Wake, caffeinate, feed, clothe, clean, teach, drive, feed, clothe, clean, drive, caffeinate, feed, clean, bed.
Every day it’s the same old thing. I can feel the futility before my eyes open in the morning, a cloudy fog of despair blanketing my head , tripping my feet before they hit the floor.
Hooray, I rise again to greet another day of motherhood. The alarm clock across the room propels me forward by the sheer force of annoyance — make it stop! Now up and halfway to the bathroom, I may as well stagger onward.
You are probably nothing like me in the morning. You are probably more like my daughter, rising radiant and beautiful from your bed to greet your animal friends and family members with a smile on your face and song in your heart, like a Disney princess alive in all her annoying glory.
If so, stay away from me until I’ve downed my second mug.
Rather than force myself into spirituality, fitness, and domestic serenity immediately every morning, I’ve started a new morning routine.
Be there. That is all.
I awake in the bathroom about fifteen minutes after having staggered there, then grope my way downstairs, pour a cup of coffee, and go sit. Sometimes with a blanket, usually outside. But there’s no todo list, no devotions (yet), no exercise (yet), and probably no journaling (unless my brain is exploding something out).
I just sit, sip, and take deep breaths.
At least one of my younger boys has risen already and is waiting. The youngest reading, the middle child just thinking. So we sit, watching the sun rise over the neighbor’s crepe myrtles and listen to the birds calling.
We murmur random thoughts, imaginings and plans for the new day ahead. Someone shares a weird dream. My oldest walks by to give me a hug before leaving for work. That frustratingly beautiful and cheerful daughter bounces into the kitchen to bake breakfast rolls. The handsome bank president strides through the house, gives each a firm kiss and advice for the day’s tasks before driving off.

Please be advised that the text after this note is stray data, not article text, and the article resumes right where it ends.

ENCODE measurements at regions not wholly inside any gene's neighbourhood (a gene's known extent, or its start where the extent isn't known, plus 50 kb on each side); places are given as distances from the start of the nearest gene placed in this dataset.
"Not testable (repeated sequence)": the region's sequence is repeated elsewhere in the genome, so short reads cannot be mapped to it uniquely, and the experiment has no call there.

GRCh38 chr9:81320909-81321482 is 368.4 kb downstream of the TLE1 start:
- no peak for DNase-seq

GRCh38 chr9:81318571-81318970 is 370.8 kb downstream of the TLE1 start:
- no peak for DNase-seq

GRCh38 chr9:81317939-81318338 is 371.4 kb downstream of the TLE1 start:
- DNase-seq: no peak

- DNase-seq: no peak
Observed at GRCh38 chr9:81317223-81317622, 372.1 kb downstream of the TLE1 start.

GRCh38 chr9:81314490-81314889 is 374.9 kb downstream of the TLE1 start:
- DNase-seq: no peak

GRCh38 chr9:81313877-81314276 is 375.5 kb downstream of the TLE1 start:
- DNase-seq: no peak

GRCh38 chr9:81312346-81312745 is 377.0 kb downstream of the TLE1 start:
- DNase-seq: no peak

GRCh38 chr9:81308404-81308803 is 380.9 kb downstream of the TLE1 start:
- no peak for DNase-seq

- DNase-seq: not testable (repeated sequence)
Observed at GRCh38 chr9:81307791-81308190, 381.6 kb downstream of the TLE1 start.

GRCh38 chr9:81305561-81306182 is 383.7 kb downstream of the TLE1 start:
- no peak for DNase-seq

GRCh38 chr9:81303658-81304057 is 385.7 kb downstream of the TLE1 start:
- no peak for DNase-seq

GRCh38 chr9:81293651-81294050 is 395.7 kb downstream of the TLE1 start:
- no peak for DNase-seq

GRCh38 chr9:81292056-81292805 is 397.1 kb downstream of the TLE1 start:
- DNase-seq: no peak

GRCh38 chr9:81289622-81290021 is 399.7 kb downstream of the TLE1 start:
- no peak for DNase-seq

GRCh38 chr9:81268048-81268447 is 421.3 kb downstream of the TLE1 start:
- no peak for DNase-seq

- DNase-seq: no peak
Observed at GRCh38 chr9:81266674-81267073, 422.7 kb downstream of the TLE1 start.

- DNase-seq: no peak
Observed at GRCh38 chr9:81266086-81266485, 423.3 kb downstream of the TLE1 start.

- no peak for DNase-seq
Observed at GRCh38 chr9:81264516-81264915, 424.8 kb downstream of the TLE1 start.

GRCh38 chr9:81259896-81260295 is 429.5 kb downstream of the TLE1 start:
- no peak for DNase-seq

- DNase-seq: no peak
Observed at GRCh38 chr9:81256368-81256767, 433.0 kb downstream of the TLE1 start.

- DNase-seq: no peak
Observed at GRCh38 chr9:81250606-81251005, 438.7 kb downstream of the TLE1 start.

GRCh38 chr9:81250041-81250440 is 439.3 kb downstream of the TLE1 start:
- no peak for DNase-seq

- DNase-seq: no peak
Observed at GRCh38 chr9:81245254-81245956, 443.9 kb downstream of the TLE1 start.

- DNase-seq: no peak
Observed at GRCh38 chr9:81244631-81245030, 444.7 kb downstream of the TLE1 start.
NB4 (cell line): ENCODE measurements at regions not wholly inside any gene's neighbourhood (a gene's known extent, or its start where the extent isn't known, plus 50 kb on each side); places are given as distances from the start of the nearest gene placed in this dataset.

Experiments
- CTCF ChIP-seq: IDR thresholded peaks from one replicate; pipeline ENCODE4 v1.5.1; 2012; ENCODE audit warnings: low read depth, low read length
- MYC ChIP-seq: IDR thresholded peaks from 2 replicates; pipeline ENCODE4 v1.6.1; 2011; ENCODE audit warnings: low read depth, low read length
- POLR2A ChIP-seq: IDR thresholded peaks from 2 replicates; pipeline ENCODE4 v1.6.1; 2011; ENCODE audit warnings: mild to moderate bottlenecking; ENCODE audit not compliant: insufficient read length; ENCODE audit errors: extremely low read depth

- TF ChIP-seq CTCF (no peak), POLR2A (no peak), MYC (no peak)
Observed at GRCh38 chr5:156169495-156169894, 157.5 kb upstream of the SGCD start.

All while I sit and sip.
And a couple hours and a complete pot of coffee later, the fog of despair has burned off in the hot Texas morning leaving clarity and purpose.
This is a glorious day.
I don’t see it in the wee hours. I don’t feel it in my stiff arthritic joints. I don’t catch it in the morning rush.
But it is a glorious day — another day the ordinary routine becomes the extraordinary moments in the lives of my loved ones.
The ordinary has always meant to be extraordinary. It’s why God commanded the parents to answer “why is this different from any other day” with God’s extraordinary truths of salvation, provision, and sacrifice.
Today is extraordinary because God gave it, God ordained it, God sustains it, and God blesses it. Each and every ordinary hug and kiss, chore and dinner, lesson and worksheet, job and paycheck are extraordinary moments from God’s hands.